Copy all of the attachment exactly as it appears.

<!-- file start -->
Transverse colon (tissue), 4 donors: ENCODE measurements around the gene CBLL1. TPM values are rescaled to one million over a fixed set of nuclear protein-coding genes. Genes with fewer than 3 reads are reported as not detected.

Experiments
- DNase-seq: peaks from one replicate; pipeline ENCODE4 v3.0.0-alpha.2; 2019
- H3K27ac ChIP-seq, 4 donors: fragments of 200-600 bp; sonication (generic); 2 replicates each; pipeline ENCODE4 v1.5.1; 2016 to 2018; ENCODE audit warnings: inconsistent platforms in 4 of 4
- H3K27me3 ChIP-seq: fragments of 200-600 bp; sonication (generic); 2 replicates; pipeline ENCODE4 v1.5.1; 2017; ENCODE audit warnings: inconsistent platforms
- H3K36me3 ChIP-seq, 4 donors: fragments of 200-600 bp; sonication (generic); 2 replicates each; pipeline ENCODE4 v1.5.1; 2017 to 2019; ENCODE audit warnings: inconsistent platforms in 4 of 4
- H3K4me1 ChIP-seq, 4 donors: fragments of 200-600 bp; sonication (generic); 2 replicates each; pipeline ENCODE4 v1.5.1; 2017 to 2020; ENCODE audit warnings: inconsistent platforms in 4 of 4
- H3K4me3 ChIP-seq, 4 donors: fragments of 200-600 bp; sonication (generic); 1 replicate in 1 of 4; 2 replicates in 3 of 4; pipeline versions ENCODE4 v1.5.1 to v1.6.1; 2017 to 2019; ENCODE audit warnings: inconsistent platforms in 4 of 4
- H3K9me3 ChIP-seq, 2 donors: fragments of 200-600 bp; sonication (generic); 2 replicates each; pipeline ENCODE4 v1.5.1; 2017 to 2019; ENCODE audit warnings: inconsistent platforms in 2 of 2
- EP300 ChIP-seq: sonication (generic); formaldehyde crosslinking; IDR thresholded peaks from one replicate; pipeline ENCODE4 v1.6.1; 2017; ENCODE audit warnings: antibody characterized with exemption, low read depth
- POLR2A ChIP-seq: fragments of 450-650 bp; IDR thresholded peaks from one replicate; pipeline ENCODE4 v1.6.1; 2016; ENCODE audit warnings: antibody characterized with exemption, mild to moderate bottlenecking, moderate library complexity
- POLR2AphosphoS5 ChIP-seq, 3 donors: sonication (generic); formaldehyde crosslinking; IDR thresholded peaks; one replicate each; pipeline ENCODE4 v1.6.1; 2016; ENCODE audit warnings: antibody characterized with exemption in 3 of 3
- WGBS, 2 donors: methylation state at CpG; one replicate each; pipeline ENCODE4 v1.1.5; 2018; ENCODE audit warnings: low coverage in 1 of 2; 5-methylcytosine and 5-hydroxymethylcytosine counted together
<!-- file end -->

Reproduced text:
Transverse colon (tissue), 4 donors: ENCODE measurements around the gene CBLL1. TPM values are rescaled to one million over a fixed set of nuclear protein-coding genes. Genes with fewer than 3 reads are reported as not detected.

Experiments
- DNase-seq: peaks from one replicate; pipeline ENCODE4 v3.0.0-alpha.2; 2019
- H3K27ac ChIP-seq, 4 donors: fragments of 200-600 bp; sonication (generic); 2 replicates each; pipeline ENCODE4 v1.5.1; 2016 to 2018; ENCODE audit warnings: inconsistent platforms in 4 of 4
- H3K27me3 ChIP-seq: fragments of 200-600 bp; sonication (generic); 2 replicates; pipeline ENCODE4 v1.5.1; 2017; ENCODE audit warnings: inconsistent platforms
- H3K36me3 ChIP-seq, 4 donors: fragments of 200-600 bp; sonication (generic); 2 replicates each; pipeline ENCODE4 v1.5.1; 2017 to 2019; ENCODE audit warnings: inconsistent platforms in 4 of 4
- H3K4me1 ChIP-seq, 4 donors: fragments of 200-600 bp; sonication (generic); 2 replicates each; pipeline ENCODE4 v1.5.1; 2017 to 2020; ENCODE audit warnings: inconsistent platforms in 4 of 4
- H3K4me3 ChIP-seq, 4 donors: fragments of 200-600 bp; sonication (generic); 1 replicate in 1 of 4; 2 replicates in 3 of 4; pipeline versions ENCODE4 v1.5.1 to v1.6.1; 2017 to 2019; ENCODE audit warnings: inconsistent platforms in 4 of 4
- H3K9me3 ChIP-seq, 2 donors: fragments of 200-600 bp; sonication (generic); 2 replicates each; pipeline ENCODE4 v1.5.1; 2017 to 2019; ENCODE audit warnings: inconsistent platforms in 2 of 2
- EP300 ChIP-seq: sonication (generic); formaldehyde crosslinking; IDR thresholded peaks from one replicate; pipeline ENCODE4 v1.6.1; 2017; ENCODE audit warnings: antibody characterized with exemption, low read depth
- POLR2A ChIP-seq: fragments of 450-650 bp; IDR thresholded peaks from one replicate; pipeline ENCODE4 v1.6.1; 2016; ENCODE audit warnings: antibody characterized with exemption, mild to moderate bottlenecking, moderate library complexity
- POLR2AphosphoS5 ChIP-seq, 3 donors: sonication (generic); formaldehyde crosslinking; IDR thresholded peaks; one replicate each; pipeline ENCODE4 v1.6.1; 2016; ENCODE audit warnings: antibody characterized with exemption in 3 of 3
- WGBS, 2 donors: methylation state at CpG; one replicate each; pipeline ENCODE4 v1.1.5; 2018; ENCODE audit warnings: low coverage in 1 of 2; 5-methylcytosine and 5-hydroxymethylcytosine counted together